When your only tool is a hammer
Accountants keep track of costs and costs are always a lagging indicator. Cutting future budgets, (thinking they are spending) in the wrong areas can actually drive up future costs. Accountants have only one tool – cost cutting. The best maintenance is proactive – which is forward looking. Cutting maintenance cost is easy – eliminate overtime, all proactive maintenance and contractors. You will show a short term saving – usually very short. Before long, breakdowns will be preventing production and you’ll be spending whatever you need to spend (often at a premium in those situations), just to get back “up” so you can meet contracted commitments.
Cost avoidance (cost cutting) won’t necessarily lead to saving money and it can indeed lead to very significant long-term losses. Accountants don’t, and likely can’t, consider the consequences of unanticipated failures. In truth no one can say with certainly what will go wrong if maintenance isn’t done. We can say with some confidence, however, what probably could happen. Operations leaders are usually too busy to give this a lot of thought, they just get on with maintenance repairs and whatever proactive work they can squeeze in. That can lead to trouble.
Getting it wrong
Here’s what happened with Pacific Gas and Electric in 2018 (and subsequently). In June 2020, PG&E pled guilty to 84 counts of involuntary manslaughter, and one of unlawfully causing a fire, in the California Camp Fire that burned through 153,000 acres, and 19,000 structures in 3 towns. It went on for half a month in 2018. It was sparked by their equipment coming into contact with dried brush – something that maintenance (line clearing and vegetation management) should have handled. But, they were saving money (compared with previous budgets) on vegetation management.
Financially, it was a disaster for the company that now piled on top of similar woes stemming from previous events in 2015, 2017 and 2018. PG&E filed for bankruptcy, agreed to completely restructure its board, and to putting the company up for sale. They agreed to considerably greater regulatory oversight plus billions in spending to avoid future fires. The fines, totalled about $4 million, a drop in the bucket – clearly not much of a disincentive considering the potential for damage and human cost.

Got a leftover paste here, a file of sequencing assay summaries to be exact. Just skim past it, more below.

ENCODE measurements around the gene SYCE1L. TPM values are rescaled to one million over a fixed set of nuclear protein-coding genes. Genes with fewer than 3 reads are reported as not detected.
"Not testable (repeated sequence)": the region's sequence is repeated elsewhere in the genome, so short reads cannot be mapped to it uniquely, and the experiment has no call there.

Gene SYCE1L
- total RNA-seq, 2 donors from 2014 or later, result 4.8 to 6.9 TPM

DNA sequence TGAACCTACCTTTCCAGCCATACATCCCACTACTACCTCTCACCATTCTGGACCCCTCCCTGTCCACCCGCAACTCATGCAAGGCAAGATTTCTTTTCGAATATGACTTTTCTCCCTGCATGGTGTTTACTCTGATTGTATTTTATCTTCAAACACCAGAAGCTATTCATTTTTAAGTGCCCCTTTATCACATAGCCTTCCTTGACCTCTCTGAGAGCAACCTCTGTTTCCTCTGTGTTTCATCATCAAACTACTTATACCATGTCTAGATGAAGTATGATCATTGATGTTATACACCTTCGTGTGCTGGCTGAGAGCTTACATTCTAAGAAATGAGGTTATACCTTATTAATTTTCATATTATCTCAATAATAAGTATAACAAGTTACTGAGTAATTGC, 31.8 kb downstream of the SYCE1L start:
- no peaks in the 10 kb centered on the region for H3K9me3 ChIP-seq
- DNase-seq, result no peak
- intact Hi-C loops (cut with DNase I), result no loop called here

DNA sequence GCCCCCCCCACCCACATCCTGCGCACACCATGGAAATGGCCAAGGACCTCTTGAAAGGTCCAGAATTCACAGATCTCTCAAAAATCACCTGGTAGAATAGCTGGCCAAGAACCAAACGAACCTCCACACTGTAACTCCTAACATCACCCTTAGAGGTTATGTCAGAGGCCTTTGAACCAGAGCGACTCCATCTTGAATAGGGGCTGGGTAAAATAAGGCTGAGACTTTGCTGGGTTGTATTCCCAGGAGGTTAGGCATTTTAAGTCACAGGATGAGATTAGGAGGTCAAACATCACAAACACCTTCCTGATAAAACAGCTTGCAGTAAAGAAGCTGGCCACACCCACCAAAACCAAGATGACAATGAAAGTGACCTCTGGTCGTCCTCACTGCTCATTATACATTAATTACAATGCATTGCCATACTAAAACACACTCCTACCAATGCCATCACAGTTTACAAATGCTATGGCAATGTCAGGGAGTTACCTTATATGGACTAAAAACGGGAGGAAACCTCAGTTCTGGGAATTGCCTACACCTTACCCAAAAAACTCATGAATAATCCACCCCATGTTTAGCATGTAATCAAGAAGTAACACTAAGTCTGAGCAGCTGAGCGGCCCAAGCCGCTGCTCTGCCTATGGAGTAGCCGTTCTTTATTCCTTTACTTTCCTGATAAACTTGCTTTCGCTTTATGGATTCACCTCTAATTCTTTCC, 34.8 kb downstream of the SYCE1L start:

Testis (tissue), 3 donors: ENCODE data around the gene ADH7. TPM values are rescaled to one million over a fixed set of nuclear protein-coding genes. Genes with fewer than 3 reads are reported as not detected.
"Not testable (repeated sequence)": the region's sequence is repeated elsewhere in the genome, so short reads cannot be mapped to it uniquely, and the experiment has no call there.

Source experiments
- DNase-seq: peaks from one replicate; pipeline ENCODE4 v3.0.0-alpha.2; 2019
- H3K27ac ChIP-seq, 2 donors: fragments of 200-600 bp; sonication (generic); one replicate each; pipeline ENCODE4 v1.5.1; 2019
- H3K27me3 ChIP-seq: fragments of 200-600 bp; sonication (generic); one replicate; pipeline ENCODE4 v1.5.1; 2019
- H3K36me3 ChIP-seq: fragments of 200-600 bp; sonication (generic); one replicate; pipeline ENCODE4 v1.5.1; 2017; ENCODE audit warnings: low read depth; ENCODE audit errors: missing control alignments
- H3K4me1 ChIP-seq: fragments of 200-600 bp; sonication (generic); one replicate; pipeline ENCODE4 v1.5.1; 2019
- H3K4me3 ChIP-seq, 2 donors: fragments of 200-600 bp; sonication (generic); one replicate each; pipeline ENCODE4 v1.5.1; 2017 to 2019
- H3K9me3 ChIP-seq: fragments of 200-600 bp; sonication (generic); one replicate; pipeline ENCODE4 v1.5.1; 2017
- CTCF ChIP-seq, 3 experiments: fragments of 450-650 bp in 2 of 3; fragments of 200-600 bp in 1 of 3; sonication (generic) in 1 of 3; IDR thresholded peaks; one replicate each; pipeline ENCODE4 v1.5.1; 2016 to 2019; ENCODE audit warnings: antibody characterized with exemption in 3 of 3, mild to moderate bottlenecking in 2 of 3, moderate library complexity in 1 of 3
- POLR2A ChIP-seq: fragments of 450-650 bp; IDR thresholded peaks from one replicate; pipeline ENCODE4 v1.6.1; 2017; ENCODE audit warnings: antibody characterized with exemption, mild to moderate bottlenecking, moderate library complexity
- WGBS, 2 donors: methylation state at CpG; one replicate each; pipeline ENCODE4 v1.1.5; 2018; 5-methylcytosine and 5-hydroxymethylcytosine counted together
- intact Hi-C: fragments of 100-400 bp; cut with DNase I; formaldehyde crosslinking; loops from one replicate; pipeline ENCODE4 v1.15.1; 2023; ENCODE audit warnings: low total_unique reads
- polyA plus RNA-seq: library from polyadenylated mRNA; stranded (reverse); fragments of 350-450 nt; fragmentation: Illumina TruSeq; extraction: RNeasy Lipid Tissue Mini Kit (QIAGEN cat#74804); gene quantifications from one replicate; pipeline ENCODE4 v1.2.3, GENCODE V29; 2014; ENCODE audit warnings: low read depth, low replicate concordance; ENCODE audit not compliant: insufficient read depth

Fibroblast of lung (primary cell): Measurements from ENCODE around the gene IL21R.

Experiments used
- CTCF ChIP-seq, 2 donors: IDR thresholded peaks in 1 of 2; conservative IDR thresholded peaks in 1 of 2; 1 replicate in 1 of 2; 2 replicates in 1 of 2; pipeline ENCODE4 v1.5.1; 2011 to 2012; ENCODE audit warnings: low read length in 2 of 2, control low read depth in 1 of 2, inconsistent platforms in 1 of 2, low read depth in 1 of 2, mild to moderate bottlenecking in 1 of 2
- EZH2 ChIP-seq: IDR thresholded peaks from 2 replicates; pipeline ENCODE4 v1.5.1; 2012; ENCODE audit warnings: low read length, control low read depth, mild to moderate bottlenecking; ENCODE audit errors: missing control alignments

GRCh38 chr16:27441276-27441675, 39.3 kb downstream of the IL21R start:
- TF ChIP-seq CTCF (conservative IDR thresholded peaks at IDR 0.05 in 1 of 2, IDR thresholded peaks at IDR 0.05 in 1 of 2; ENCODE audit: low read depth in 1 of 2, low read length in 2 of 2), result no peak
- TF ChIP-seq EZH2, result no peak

In another incident, a mine tailings dam collapsed in Brumadinho, Brazil, which led to 259 confirmed deaths and another 11 missing in January, 2019. The CEO of Vale’s mining company in Brazil resigned following the incident and is now facing murder charges.
Was it avoidable?
Could PG&E (and Vale) have avoided that? Yes, PG&E had very old equipment in the field (lack of capital investment) and they were not doing the required vegetation management work (saving money on maintenance). Once the fire was raging, they had to close down a large part of their distribution system, creating blackouts that lasted for days. The shutdown lowered risks that the “out-dated” equipment couldn’t spark more fires in the dry and hot conditions. Vale, had been warned and had even had a similar incident just a few years before – they knew it could happen, but they didn’t act.
In both cases, avoidance of the events or at least minimizing the consequences, would have required spending on non-productive maintenance, risk management and implementing mitigating strategies.
Doing the right things to maintain that equipment and keep it functioning reliably requires thought about the nature of the failures that can occur, the likely consequences of those failures and then, and what to do to avoid or mitigate those consequences. Based on previous experience, pricing of such analysis work would most likely have been below $10 million, a reasonable figure.
As companies account for money today, that spending would have come from one budget and the cost avoidance (something unlikely to ever be budgeted) would show up elsewhere. For instance, spending on vegetation management would have been a maintenance budget item. The “benefit” of doing it would be uninterrupted operation of their system, no fire, no fatalities, etc.
Shareholder interests trump everything
Most shareholders don’t typically care about much other than quick returns. Spending today to save tomorrow isn’t something that boosts share price in the short term. Executive decisions are increasingly being guided by short-term considerations. Many of those executives are not in the job long enough to get much from any long term benefits and they are typically rewarded for short-term gains. If something goes wrong, it might just happen on someone else’s watch. At PG&E and Vale both, near term considerations trumped good judgement and responsible behavior in stewardship of their physical assets.
Does this apply to your client’s operation?
Not every company has such big dollars, lives and even the company’s survival at stake when equipment fails. But they do have something to lose.
Any company that depends on physical assets to generate revenues could benefit from at least considering a hard look at their maintenance and reliability programs. How efficient are they at work execution? How effective is the work they are doing? Is there room for improvement? Where are they on the scales of efficiency and effectiveness? For that matter, what are those scales?